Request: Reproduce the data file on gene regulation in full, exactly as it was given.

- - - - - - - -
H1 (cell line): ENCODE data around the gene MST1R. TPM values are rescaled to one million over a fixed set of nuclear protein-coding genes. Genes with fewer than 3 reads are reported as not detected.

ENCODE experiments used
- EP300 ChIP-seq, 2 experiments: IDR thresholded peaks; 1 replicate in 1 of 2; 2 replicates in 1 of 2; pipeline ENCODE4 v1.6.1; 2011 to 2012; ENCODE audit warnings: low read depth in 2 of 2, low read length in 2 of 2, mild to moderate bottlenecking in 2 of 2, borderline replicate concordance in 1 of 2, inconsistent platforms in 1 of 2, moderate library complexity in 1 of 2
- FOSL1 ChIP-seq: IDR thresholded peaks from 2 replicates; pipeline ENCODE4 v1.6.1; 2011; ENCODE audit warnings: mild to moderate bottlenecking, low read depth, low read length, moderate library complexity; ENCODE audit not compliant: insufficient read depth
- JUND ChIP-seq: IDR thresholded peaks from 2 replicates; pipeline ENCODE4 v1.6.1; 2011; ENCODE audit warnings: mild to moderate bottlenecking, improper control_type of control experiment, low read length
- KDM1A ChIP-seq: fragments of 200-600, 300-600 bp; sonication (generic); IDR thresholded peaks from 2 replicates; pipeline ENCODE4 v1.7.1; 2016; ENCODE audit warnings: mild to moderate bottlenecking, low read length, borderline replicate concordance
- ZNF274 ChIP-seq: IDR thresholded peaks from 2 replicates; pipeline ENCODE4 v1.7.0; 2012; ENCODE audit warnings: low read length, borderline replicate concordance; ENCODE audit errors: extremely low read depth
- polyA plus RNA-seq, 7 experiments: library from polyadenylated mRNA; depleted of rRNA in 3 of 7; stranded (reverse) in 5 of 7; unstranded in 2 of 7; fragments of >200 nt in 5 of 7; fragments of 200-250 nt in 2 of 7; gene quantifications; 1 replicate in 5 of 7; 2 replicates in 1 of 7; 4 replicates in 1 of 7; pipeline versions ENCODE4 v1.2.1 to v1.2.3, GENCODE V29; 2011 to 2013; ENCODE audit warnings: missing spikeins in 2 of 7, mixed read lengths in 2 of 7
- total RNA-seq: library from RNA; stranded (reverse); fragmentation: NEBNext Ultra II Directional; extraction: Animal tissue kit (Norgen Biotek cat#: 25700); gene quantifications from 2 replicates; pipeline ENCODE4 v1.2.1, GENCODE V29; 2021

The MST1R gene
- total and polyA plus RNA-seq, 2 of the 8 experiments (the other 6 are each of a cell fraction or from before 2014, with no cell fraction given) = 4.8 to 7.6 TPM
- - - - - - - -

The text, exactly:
H1 (cell line): ENCODE data around the gene MST1R. TPM values are rescaled to one million over a fixed set of nuclear protein-coding genes. Genes with fewer than 3 reads are reported as not detected.

ENCODE experiments used
- EP300 ChIP-seq, 2 experiments: IDR thresholded peaks; 1 replicate in 1 of 2; 2 replicates in 1 of 2; pipeline ENCODE4 v1.6.1; 2011 to 2012; ENCODE audit warnings: low read depth in 2 of 2, low read length in 2 of 2, mild to moderate bottlenecking in 2 of 2, borderline replicate concordance in 1 of 2, inconsistent platforms in 1 of 2, moderate library complexity in 1 of 2
- FOSL1 ChIP-seq: IDR thresholded peaks from 2 replicates; pipeline ENCODE4 v1.6.1; 2011; ENCODE audit warnings: mild to moderate bottlenecking, low read depth, low read length, moderate library complexity; ENCODE audit not compliant: insufficient read depth
- JUND ChIP-seq: IDR thresholded peaks from 2 replicates; pipeline ENCODE4 v1.6.1; 2011; ENCODE audit warnings: mild to moderate bottlenecking, improper control_type of control experiment, low read length
- KDM1A ChIP-seq: fragments of 200-600, 300-600 bp; sonication (generic); IDR thresholded peaks from 2 replicates; pipeline ENCODE4 v1.7.1; 2016; ENCODE audit warnings: mild to moderate bottlenecking, low read length, borderline replicate concordance
- ZNF274 ChIP-seq: IDR thresholded peaks from 2 replicates; pipeline ENCODE4 v1.7.0; 2012; ENCODE audit warnings: low read length, borderline replicate concordance; ENCODE audit errors: extremely low read depth
- polyA plus RNA-seq, 7 experiments: library from polyadenylated mRNA; depleted of rRNA in 3 of 7; stranded (reverse) in 5 of 7; unstranded in 2 of 7; fragments of >200 nt in 5 of 7; fragments of 200-250 nt in 2 of 7; gene quantifications; 1 replicate in 5 of 7; 2 replicates in 1 of 7; 4 replicates in 1 of 7; pipeline versions ENCODE4 v1.2.1 to v1.2.3, GENCODE V29; 2011 to 2013; ENCODE audit warnings: missing spikeins in 2 of 7, mixed read lengths in 2 of 7
- total RNA-seq: library from RNA; stranded (reverse); fragmentation: NEBNext Ultra II Directional; extraction: Animal tissue kit (Norgen Biotek cat#: 25700); gene quantifications from 2 replicates; pipeline ENCODE4 v1.2.1, GENCODE V29; 2021

The MST1R gene
- total and polyA plus RNA-seq, 2 of the 8 experiments (the other 6 are each of a cell fraction or from before 2014, with no cell fraction given) = 4.8 to 7.6 TPM